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North Charleston Coliseum

North Charleston, SC

Home of the South Carolina Stingrays

2.6

N/A

North Charleston Coliseum (map it)
5001 Coliseum Dr
North Charleston, SC 29418


South Carolina Stingrays website

North Charleston Coliseum website

Year Opened: 1993

Capacity: 13,000

There are no tickets available at this time.

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Catching Some 'Rays

The South Carolina Stingrays were established in 1993, and play in the North Charleston Coliseum in the city of North Charleston, SC. They were the first professional hockey team in the Palmetto State, and are the oldest continuously-operating ECHL (East Coast Hockey League) franchise to remain in its original city. For their first several years, the Stingrays were a minor league team affiliated with the Washington Capitals, but in 2012 inked a new deal with the Boston Bruins. The Coliseum is presently undergoing a renovation to add more concessions stands, widen the concourse, and create more event spaces for parties and receptions. With a revamped home ice, better marketing and more advertising, the Stingrays could be a much more popular team than at present. For now, though, it wouldn’t be hard to find a Charleston resident who never even knew the team existed.

2.6

What is FANFARE?

The FANFARE scale is our metric device for rating each stadium experience. It covers the following:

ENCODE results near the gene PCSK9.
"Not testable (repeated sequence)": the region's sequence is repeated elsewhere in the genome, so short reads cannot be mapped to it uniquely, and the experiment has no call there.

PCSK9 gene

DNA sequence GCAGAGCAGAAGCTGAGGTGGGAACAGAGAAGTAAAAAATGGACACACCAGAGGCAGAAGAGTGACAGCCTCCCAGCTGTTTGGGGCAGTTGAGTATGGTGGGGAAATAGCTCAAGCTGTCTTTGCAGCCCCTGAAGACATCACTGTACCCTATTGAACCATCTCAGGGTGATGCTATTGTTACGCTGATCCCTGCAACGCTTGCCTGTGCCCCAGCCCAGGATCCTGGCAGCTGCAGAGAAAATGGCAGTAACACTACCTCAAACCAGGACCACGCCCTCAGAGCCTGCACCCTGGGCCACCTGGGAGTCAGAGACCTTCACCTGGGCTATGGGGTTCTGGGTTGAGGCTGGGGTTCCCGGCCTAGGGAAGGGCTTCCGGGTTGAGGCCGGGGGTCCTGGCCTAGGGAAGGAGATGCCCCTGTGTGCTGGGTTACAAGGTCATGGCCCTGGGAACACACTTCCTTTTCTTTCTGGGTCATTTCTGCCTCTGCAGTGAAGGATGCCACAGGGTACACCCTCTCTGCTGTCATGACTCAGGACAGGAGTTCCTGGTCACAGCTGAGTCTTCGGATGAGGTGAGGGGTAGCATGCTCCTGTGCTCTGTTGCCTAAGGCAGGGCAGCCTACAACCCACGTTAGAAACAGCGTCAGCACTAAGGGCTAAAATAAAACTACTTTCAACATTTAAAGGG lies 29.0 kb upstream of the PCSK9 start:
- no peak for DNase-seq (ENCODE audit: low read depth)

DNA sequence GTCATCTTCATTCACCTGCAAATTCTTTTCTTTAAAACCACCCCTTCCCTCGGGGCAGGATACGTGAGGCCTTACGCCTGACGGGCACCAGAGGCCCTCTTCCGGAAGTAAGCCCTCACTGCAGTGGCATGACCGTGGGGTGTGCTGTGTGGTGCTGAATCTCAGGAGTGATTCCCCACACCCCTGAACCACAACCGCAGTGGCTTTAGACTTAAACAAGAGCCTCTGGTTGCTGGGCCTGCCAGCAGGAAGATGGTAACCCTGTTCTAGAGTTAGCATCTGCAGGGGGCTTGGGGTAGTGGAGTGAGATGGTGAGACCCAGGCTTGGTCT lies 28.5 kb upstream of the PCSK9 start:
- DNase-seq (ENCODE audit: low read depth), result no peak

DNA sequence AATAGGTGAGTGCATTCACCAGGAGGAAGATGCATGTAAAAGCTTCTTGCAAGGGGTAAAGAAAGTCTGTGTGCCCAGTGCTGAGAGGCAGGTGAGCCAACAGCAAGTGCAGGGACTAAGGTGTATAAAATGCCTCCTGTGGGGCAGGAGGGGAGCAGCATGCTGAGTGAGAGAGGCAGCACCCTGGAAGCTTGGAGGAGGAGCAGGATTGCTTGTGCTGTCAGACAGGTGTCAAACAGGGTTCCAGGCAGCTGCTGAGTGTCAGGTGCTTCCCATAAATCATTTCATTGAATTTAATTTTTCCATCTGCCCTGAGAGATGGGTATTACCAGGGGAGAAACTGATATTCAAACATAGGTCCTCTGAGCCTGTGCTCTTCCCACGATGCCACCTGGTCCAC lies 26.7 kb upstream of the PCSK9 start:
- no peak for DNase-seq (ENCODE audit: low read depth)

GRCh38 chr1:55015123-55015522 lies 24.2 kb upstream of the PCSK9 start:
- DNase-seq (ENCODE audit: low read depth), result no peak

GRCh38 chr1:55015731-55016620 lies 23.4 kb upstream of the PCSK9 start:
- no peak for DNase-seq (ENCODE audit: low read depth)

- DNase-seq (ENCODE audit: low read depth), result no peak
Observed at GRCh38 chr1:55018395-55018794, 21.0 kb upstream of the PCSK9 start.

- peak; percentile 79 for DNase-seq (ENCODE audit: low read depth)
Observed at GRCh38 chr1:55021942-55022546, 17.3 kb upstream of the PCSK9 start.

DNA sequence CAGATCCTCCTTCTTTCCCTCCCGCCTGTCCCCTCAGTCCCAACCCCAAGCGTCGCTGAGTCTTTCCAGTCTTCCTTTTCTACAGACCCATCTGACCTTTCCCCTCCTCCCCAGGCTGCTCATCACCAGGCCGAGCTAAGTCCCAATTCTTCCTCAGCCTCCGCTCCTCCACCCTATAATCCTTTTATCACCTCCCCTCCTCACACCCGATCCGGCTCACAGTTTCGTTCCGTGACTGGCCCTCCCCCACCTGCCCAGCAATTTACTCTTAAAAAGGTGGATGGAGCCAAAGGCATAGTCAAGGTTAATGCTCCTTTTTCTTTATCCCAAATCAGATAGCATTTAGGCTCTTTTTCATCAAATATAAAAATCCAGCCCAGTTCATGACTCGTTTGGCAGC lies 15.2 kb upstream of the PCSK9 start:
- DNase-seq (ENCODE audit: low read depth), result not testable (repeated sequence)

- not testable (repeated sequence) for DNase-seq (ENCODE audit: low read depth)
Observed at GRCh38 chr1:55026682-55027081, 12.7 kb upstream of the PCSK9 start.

• Food & Beverage
  • Atmosphere
  • Neighborhood
  • Fans
  • Access
  • Return on Investment
  • Extras

Each area is rated from 0 to 5 stars with 5 being the best. The overall composite score is the "FANFARE Score".

Food & Beverage    2

No one would drive 20 minutes north of downtown Charleston to get a great meal, so don't expect to find one at the Coliseum. The prices are normal stadium numbers, and the food is generic and unexciting. Chicken strips and fries ($8), corn dogs ($4.50), and nachos ($4.50) can be purchased in the really large lounge area off the main concourse. The only good thing about the food and beverage selection is that a rather large beer is only $7. They have normal domestics, as well as a few microbrews. It's too bad they had to pour it into a big gulp cup instead of letting me drink from the milk jug sized can of Foster's.

Atmosphere    2

The North Charleston Coliseum was built in 1991, but feels quite a bit older. There is really nothing special to say about the venue, other than it is the only place in town big enough to host a pro franchise and major events, like a concert from locally-born Darius Rucker, or WWE's Friday Night Smackdown. The atmosphere at either of those events would surely exceed what I witnessed at the Stingrays game. The in-game production, music and video, aren't bad, but I just got the feeling most of the crowd was more or less indifferent to the game I attended. The biggest cheers, of course, were during the second period when a little bit of a scrap went down in the corner. Perhaps the crowd would have preferred a boxing match? Oh, it was also freezing inside the arena, probably colder than if the game was played outdoors. This could have had something to do with the lethargic crowd; everyone was hibernating.